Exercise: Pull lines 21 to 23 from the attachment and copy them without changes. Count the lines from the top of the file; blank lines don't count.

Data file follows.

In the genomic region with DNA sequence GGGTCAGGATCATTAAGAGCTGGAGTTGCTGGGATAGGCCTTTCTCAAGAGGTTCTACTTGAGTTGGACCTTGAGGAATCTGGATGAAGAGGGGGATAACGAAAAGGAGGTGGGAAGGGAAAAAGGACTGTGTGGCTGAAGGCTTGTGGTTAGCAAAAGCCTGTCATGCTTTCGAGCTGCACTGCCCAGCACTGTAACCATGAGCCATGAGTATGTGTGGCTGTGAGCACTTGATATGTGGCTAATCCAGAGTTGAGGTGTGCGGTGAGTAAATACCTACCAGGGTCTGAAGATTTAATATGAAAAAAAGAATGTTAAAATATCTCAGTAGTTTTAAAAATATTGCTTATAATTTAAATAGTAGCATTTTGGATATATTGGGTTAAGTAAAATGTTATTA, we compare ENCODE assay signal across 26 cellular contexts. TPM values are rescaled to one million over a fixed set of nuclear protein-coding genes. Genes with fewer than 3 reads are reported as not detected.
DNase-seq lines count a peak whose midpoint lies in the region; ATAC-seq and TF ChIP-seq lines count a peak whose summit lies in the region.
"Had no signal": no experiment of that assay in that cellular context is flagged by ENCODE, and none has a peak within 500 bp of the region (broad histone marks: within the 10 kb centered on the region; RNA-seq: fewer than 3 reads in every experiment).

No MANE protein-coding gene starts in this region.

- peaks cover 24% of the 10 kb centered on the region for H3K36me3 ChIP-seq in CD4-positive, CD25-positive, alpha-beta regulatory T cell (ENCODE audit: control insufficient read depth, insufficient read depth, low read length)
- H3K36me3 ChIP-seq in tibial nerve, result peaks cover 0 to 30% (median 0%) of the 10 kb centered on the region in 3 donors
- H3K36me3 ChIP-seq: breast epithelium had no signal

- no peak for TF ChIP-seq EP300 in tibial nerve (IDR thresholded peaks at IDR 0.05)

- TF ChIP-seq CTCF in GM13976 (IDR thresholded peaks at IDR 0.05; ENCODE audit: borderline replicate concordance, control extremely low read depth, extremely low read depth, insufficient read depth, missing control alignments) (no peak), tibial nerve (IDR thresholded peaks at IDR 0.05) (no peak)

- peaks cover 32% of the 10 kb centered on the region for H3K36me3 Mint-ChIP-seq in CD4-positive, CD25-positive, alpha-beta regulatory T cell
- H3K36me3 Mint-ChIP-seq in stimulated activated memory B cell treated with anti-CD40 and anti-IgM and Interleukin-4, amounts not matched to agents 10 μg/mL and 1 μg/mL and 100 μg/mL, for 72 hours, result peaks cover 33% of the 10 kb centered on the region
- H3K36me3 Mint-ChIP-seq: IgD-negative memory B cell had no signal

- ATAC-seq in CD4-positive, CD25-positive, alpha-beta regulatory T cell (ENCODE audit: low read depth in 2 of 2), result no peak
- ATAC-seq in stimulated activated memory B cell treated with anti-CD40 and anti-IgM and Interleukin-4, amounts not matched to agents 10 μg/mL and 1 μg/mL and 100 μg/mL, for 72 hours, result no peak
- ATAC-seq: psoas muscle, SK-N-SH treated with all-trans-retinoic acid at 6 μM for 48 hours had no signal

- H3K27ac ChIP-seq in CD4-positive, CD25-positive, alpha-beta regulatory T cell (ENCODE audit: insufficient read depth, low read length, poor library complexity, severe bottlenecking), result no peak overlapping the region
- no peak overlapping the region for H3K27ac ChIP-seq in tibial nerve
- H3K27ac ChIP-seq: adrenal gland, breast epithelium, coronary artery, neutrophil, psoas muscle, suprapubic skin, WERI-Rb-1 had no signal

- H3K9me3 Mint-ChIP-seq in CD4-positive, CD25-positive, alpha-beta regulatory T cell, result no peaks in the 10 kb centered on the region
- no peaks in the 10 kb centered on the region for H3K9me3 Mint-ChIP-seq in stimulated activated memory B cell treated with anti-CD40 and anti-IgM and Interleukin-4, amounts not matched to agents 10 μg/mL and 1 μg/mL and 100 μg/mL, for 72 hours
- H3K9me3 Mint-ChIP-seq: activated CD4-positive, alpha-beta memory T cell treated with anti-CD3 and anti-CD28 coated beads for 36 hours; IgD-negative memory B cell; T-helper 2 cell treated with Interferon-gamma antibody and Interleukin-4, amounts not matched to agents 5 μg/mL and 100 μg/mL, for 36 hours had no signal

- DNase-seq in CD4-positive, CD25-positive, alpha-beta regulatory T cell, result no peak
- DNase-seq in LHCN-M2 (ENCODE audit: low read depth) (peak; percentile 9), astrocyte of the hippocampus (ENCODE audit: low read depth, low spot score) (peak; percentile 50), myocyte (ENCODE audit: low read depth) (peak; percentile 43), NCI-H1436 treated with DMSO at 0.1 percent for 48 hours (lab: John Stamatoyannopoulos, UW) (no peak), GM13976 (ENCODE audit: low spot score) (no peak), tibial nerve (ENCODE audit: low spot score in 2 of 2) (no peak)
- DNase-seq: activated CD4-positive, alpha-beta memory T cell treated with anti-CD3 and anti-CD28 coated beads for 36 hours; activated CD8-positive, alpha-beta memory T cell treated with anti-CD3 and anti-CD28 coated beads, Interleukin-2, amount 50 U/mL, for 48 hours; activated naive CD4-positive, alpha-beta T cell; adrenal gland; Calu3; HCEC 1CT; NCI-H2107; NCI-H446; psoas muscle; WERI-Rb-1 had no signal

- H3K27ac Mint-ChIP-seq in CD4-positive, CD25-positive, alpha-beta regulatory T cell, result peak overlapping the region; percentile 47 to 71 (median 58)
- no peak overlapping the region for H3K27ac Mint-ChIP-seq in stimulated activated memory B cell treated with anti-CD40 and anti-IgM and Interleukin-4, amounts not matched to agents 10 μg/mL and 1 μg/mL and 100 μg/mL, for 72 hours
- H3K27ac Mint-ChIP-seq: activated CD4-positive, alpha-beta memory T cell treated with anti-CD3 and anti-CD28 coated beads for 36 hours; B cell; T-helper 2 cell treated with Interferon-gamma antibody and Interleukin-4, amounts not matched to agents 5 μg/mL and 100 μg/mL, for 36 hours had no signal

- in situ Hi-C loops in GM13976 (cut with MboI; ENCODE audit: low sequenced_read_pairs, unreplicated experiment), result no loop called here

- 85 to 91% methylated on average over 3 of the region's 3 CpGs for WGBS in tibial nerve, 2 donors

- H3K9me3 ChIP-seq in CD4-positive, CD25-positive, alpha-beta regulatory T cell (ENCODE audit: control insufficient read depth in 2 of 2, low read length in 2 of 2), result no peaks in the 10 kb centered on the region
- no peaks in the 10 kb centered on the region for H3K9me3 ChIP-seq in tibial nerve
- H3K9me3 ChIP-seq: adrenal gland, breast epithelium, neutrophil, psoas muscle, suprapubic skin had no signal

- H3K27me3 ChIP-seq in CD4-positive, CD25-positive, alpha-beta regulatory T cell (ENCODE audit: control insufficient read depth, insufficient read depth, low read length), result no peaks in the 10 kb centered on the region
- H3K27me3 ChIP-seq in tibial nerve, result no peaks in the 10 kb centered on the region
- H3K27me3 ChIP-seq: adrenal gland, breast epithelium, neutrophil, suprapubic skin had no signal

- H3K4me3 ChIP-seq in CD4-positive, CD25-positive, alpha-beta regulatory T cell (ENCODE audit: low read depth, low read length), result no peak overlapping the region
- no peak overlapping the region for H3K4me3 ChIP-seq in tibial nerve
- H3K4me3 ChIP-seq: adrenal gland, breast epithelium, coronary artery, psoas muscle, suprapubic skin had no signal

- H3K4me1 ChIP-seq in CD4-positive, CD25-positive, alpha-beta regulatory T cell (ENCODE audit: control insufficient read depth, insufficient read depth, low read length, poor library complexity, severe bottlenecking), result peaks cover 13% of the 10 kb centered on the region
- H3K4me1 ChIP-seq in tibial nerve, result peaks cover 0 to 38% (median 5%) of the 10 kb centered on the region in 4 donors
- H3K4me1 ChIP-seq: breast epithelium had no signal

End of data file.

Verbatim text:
- H3K9me3 Mint-ChIP-seq: activated CD4-positive, alpha-beta memory T cell treated with anti-CD3 and anti-CD28 coated beads for 36 hours; IgD-negative memory B cell; T-helper 2 cell treated with Interferon-gamma antibody and Interleukin-4, amounts not matched to agents 5 μg/mL and 100 μg/mL, for 36 hours had no signal

- DNase-seq in CD4-positive, CD25-positive, alpha-beta regulatory T cell, result no peak
- DNase-seq in LHCN-M2 (ENCODE audit: low read depth) (peak; percentile 9), astrocyte of the hippocampus (ENCODE audit: low read depth, low spot score) (peak; percentile 50), myocyte (ENCODE audit: low read depth) (peak; percentile 43), NCI-H1436 treated with DMSO at 0.1 percent for 48 hours (lab: John Stamatoyannopoulos, UW) (no peak), GM13976 (ENCODE audit: low spot score) (no peak), tibial nerve (ENCODE audit: low spot score in 2 of 2) (no peak)